kandi X-RAY | key-value-store Summary
kandi X-RAY | key-value-store Summary
[Dependency Status] A key-value store API with implementations for different backends.
Top functions reviewed by kandi - BETA
- Unserialize a value .
- Unserialize a value .
- Update meta data .
- Creates an exception for the given type .
- Creates an exception for a given value .
- Validates multiple keys .
- Create an exception for the given exception .
- Creates an exception for the given key .
- Clears the cache .
- Get client keys .
key-value-store Key Features
key-value-store Examples and Code Snippets
Trending Discussions on key-value-store
I am currently building an application with different ignite configurations. Right now, I am exploring the cache features of Ignite. My goal is to use the Ignite only as a cache. The data should be stored in a 3rd party database (postgres). I use the tpc-h data schema in my database. So, it's not a key-value-store, but ordinary sql.
Current situation: I have a postgres database (database-name: "db") with a "Nation" table. The table is filled with a few entries (Postgres Table "Nation"). I also have already built up an Ignite-Cluster in my Google-Kubernetes-Engine. I use my own Ignite-Container-Image. It's basically the official one with the postgresql-driver added to the classpath. My ignite-configuration looks like this:...
ANSWERAnswered 2021-Sep-10 at 12:55
Unfortunately, there is no built-in mechanism to trigger the
#loadCache method from outside of the cluster therefore it's required to write some auxiliary code. But, once it's written you might just wrap it into s compute task and invoke it using, say, REST API.
I am thinking about how to organize/allocate memory and that led me to this question, which I have distilled to its essence, so it may seem out of the blue, but the memory question is too complicated and confusing and distracting, so I am not asking it here. I tried asking it earlier and got no response. So here it goes.
Say you have a system where you want to check if you have some integer exists in it as fast as possible, and you want to be able to add and remove integers as fast as possible too. That is, it's a
key-store essentially, not even a key-value-store. It only stores integer keys, and I guess theoretically the value would conceptually be a
true boolean, but I don't think it needs to be there necessarily.
One solution is to use sparse arrays. For example, this array would return true in O(1) time for 3, 5, and 9....
ANSWERAnswered 2021-Jan-10 at 19:41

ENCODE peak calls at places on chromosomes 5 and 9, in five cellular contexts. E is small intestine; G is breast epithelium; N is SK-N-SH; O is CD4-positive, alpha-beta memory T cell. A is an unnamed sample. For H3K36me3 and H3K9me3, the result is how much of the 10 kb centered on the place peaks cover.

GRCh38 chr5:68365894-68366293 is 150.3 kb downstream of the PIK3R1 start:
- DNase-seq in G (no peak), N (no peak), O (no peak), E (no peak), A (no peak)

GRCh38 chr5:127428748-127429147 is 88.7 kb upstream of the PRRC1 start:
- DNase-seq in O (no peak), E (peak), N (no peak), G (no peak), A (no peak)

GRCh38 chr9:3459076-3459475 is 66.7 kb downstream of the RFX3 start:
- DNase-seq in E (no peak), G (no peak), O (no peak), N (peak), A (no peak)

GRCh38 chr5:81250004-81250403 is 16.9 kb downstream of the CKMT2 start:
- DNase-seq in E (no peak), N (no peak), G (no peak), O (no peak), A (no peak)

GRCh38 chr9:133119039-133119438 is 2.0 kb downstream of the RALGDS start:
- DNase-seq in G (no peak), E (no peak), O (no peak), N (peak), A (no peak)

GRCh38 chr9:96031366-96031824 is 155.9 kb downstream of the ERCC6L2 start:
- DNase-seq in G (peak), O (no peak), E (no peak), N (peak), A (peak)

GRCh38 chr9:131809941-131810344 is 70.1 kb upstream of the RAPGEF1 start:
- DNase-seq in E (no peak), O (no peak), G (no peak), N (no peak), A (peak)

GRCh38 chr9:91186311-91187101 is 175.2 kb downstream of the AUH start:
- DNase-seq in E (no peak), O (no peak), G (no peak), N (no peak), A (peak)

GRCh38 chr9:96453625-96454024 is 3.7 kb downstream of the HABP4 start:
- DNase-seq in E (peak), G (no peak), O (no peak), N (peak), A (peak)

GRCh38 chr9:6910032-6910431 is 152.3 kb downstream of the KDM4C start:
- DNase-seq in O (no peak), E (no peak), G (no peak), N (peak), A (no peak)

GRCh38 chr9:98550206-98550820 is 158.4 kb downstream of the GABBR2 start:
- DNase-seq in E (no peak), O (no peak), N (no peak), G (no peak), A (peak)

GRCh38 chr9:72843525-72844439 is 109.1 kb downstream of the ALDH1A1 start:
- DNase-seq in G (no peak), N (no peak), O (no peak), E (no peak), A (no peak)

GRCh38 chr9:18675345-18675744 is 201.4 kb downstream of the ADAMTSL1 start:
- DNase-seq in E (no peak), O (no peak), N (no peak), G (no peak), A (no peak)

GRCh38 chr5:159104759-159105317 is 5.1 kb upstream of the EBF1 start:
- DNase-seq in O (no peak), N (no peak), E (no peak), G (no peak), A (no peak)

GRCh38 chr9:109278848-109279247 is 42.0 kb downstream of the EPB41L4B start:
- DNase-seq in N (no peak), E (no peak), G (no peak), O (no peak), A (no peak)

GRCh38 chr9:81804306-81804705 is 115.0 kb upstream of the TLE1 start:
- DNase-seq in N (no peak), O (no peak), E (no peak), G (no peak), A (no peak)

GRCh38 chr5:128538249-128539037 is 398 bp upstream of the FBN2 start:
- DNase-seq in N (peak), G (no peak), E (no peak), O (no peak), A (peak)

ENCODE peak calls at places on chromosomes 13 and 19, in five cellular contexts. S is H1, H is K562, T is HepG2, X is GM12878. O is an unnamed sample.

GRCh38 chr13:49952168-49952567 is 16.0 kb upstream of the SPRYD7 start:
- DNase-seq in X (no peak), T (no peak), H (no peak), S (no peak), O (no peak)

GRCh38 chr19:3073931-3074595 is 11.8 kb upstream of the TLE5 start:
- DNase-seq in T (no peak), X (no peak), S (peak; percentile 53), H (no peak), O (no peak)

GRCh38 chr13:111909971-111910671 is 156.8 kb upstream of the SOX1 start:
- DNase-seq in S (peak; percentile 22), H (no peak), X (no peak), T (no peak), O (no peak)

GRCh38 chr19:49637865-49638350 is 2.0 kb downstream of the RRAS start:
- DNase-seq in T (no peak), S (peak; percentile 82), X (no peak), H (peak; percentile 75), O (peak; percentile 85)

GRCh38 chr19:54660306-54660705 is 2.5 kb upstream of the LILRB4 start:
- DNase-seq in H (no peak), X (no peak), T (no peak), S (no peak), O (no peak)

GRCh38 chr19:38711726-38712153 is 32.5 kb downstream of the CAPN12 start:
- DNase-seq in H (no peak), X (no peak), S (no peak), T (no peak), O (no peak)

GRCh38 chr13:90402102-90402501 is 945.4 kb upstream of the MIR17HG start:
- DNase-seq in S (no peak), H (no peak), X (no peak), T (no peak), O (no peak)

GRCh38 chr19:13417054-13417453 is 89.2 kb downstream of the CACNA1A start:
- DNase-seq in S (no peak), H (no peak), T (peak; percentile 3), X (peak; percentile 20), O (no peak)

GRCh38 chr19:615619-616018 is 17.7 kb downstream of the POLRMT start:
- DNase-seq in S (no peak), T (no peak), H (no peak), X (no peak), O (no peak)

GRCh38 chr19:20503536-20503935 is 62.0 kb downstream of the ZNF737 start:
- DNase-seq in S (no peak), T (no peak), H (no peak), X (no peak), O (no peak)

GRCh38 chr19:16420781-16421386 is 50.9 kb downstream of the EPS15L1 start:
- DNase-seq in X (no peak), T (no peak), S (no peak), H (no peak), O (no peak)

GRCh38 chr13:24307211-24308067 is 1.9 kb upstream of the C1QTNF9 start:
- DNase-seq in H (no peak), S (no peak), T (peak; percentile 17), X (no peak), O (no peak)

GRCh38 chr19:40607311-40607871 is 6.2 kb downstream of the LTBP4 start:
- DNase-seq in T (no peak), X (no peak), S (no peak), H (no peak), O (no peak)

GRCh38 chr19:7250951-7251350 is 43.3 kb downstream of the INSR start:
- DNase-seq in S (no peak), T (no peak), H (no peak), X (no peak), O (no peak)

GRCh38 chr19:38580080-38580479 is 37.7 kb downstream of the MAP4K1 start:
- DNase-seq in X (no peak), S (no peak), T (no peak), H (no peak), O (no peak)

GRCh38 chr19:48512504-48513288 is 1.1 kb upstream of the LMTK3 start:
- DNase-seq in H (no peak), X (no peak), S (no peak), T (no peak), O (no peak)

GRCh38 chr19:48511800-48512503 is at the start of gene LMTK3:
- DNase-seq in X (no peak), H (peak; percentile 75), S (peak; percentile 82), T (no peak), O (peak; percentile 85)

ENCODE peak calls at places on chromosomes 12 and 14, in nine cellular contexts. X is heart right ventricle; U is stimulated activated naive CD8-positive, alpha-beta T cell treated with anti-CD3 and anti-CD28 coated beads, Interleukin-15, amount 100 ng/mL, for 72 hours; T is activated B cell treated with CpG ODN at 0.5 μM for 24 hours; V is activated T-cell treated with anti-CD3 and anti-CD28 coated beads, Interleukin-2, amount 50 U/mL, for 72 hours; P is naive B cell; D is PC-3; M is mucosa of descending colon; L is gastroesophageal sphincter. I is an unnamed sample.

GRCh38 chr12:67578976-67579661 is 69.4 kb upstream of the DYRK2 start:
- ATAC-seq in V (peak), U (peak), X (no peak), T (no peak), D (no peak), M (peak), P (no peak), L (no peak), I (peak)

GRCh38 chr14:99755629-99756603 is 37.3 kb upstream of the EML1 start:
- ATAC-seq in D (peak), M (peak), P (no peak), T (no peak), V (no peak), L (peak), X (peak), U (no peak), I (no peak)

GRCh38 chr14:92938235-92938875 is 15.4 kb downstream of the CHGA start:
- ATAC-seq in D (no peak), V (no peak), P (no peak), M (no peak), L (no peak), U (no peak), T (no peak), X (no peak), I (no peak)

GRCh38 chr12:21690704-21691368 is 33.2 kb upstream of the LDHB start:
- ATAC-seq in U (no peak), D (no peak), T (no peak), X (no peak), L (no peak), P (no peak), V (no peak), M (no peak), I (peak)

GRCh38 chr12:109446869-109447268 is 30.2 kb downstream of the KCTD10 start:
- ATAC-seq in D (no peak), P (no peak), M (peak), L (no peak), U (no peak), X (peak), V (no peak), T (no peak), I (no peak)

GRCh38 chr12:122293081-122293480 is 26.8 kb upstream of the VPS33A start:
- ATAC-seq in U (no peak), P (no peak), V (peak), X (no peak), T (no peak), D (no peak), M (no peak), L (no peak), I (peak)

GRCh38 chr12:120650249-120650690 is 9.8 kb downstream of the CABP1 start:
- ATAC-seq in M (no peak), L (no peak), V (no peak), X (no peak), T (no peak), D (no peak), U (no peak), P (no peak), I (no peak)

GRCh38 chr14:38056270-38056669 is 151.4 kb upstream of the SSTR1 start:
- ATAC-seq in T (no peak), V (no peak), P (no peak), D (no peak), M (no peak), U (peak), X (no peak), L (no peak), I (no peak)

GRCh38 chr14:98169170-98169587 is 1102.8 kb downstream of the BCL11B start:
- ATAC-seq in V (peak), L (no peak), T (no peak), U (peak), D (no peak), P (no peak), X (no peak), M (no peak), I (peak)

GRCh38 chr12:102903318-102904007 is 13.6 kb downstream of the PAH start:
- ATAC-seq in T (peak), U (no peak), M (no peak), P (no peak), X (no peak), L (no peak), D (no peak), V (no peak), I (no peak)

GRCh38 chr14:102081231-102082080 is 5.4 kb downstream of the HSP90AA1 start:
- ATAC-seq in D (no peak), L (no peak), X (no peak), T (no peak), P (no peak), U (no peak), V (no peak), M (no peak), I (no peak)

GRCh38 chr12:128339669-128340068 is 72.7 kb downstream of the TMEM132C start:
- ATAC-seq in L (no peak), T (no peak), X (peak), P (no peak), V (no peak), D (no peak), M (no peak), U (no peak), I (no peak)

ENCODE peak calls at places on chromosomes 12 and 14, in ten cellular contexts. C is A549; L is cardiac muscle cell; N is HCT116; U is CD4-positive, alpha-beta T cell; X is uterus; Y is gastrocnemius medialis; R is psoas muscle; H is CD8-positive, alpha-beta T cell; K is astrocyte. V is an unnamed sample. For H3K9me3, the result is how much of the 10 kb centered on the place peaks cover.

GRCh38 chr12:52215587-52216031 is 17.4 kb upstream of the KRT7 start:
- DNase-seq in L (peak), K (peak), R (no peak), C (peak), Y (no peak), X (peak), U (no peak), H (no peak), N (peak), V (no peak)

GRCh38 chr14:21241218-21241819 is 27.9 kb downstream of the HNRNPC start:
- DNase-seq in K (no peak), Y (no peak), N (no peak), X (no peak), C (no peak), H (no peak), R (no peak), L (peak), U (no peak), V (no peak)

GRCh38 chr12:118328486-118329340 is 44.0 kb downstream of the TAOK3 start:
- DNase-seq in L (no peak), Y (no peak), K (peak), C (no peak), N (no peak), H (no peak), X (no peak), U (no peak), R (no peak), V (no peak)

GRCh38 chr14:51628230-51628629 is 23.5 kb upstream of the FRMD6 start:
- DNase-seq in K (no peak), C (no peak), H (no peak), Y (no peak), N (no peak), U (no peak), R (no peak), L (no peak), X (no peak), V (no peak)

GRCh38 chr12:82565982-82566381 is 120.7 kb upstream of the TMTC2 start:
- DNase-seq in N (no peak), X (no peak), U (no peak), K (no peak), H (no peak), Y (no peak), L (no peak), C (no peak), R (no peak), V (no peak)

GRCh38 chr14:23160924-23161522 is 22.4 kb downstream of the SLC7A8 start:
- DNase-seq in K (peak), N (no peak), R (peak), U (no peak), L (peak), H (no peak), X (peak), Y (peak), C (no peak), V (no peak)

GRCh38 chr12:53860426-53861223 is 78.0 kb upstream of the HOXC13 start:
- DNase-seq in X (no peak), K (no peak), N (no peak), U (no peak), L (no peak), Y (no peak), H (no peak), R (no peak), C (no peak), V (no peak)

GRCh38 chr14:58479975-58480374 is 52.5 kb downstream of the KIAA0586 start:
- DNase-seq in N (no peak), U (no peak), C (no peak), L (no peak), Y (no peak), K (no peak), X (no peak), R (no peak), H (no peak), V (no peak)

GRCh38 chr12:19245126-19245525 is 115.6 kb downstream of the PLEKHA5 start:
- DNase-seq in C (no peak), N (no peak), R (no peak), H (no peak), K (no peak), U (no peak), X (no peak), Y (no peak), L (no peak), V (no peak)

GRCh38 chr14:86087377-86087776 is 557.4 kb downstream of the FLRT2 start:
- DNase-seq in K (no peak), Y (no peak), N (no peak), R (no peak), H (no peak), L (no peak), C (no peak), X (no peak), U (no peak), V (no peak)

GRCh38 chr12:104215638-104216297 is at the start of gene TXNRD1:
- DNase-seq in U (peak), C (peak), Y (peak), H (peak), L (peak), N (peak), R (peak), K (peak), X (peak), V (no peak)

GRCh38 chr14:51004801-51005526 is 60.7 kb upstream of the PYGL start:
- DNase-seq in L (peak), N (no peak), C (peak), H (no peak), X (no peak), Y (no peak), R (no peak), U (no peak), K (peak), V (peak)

Here is my suggested approach.
Every node should be a 32 entry array. If the first entry is
null or an array, it is a 32-way split of the whole search space. Otherwise it is descending list of the entries in this block. Fill in the non-entries with -1.
This means that in no more than 5 lookups we get to the block that either has or doesn't have our value. We then do a linear scan. A binary search of a sorted list naively seems like it would be more efficient, but in fact it involves a series of hard to predict branches which CPUs hate. In a low level language (which I hope yours is), it is faster to avoid the pipeline stall and do a linear search.
So I am trying to get elements from JSON of Objects Example JSON Data:...
ANSWERAnswered 2020-Nov-07 at 20:55
You don't need to use
Okay, I'm currently planning on using Redis as a front end cache to my NoSQL database. I will be storing a lot of frequently used user data in the Redis database. I was wondering if making a
key-value entry for each user would be better or using the
Redis hash where the field is the
user id and the value is a large
json object. What do you think would be better?
I saw this article to sort of answer the question, but it doesn't discuss the limitations on value size....
ANSWERAnswered 2020-Jul-18 at 22:46
string has many benefits and some drawbacks depending on the use cases. If you are going to choose hash, it is better to design your json object as hash fields & values such as;
So I'm trying to make in Ruby so that it "Idk how to express myself" parse JSON from this API so the output is:...
ANSWERAnswered 2020-Jul-15 at 14:14
Sure, you do it like this:
I have tried to create a compile-time simple Key-Value map in C++. I'm compiling with
(Using IAR compiler for embedded code and only cpp++11 is supported at the moment)
I've learnt a little bit about meta-programming.
I don't want my map to have a default value, if key is not found, like this post: How to build a compile-time key/value store?
I want to get compiler error, if in my code I'm trying to get a value which is not stored in the map.
Here is what I've done:...
ANSWERAnswered 2020-Apr-19 at 22:23
Don't write a template metaprogram, where it is not necessary. Try this simple solution (
CTMap stands for compile time map):
As far as I know,
list in Python is implemented using array, while